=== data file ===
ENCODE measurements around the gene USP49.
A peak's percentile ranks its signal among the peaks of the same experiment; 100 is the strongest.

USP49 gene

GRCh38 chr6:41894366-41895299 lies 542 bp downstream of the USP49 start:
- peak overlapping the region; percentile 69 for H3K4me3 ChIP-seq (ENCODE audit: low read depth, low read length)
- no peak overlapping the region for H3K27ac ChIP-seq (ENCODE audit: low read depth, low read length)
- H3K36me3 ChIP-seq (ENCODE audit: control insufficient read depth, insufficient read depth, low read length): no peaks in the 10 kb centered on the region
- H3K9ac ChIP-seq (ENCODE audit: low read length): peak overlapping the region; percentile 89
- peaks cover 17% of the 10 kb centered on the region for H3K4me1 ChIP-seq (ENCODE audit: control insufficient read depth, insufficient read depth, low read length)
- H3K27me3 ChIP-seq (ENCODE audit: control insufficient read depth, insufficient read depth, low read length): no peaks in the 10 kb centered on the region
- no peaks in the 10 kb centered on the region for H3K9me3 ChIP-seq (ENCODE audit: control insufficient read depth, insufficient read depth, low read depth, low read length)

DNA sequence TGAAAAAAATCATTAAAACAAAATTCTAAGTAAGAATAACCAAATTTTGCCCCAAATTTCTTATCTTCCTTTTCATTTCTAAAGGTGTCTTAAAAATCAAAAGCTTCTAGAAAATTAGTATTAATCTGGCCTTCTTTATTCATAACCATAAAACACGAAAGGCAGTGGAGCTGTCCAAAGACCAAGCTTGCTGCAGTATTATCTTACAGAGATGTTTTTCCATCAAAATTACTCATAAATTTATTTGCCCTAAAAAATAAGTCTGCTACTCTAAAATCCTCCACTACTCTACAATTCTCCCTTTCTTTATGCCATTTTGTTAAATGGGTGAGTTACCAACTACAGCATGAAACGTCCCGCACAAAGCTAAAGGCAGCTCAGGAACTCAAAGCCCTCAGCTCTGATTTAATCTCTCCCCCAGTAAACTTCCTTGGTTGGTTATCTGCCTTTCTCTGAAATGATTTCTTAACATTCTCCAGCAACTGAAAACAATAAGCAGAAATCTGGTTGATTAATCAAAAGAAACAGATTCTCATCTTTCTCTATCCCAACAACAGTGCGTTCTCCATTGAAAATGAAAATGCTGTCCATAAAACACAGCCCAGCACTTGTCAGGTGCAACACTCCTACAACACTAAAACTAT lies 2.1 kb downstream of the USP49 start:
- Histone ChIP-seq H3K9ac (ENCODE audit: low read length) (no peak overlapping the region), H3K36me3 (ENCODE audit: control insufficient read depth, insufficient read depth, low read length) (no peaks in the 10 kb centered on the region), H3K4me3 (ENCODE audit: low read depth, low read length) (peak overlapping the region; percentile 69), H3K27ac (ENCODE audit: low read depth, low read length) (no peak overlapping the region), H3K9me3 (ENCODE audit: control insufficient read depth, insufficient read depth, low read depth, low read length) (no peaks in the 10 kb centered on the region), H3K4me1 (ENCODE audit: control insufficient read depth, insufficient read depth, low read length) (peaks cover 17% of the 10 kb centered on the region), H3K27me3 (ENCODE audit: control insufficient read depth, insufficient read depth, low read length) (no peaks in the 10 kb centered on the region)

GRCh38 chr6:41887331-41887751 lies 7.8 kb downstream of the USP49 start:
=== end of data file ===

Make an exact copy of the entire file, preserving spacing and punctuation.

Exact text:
ENCODE measurements around the gene USP49.
A peak's percentile ranks its signal among the peaks of the same experiment; 100 is the strongest.

USP49 gene

GRCh38 chr6:41894366-41895299 lies 542 bp downstream of the USP49 start:
- peak overlapping the region; percentile 69 for H3K4me3 ChIP-seq (ENCODE audit: low read depth, low read length)
- no peak overlapping the region for H3K27ac ChIP-seq (ENCODE audit: low read depth, low read length)
- H3K36me3 ChIP-seq (ENCODE audit: control insufficient read depth, insufficient read depth, low read length): no peaks in the 10 kb centered on the region
- H3K9ac ChIP-seq (ENCODE audit: low read length): peak overlapping the region; percentile 89
- peaks cover 17% of the 10 kb centered on the region for H3K4me1 ChIP-seq (ENCODE audit: control insufficient read depth, insufficient read depth, low read length)
- H3K27me3 ChIP-seq (ENCODE audit: control insufficient read depth, insufficient read depth, low read length): no peaks in the 10 kb centered on the region
- no peaks in the 10 kb centered on the region for H3K9me3 ChIP-seq (ENCODE audit: control insufficient read depth, insufficient read depth, low read depth, low read length)

DNA sequence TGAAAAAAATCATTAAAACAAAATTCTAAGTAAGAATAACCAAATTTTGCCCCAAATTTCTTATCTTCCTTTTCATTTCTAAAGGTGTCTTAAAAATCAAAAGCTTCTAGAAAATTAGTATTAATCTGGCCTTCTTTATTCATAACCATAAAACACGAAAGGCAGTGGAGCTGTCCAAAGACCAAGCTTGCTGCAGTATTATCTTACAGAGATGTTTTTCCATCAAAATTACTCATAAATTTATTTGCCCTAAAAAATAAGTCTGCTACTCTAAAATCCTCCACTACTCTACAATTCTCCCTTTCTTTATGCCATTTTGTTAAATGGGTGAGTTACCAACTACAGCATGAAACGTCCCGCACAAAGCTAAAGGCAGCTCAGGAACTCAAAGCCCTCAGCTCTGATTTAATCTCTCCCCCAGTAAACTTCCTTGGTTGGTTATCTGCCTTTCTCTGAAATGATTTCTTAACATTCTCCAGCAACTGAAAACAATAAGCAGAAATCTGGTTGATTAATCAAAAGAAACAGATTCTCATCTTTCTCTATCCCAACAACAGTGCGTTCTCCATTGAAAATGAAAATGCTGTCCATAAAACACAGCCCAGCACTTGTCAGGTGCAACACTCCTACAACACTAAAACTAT lies 2.1 kb downstream of the USP49 start:
- Histone ChIP-seq H3K9ac (ENCODE audit: low read length) (no peak overlapping the region), H3K36me3 (ENCODE audit: control insufficient read depth, insufficient read depth, low read length) (no peaks in the 10 kb centered on the region), H3K4me3 (ENCODE audit: low read depth, low read length) (peak overlapping the region; percentile 69), H3K27ac (ENCODE audit: low read depth, low read length) (no peak overlapping the region), H3K9me3 (ENCODE audit: control insufficient read depth, insufficient read depth, low read depth, low read length) (no peaks in the 10 kb centered on the region), H3K4me1 (ENCODE audit: control insufficient read depth, insufficient read depth, low read length) (peaks cover 17% of the 10 kb centered on the region), H3K27me3 (ENCODE audit: control insufficient read depth, insufficient read depth, low read length) (no peaks in the 10 kb centered on the region)

GRCh38 chr6:41887331-41887751 lies 7.8 kb downstream of the USP49 start: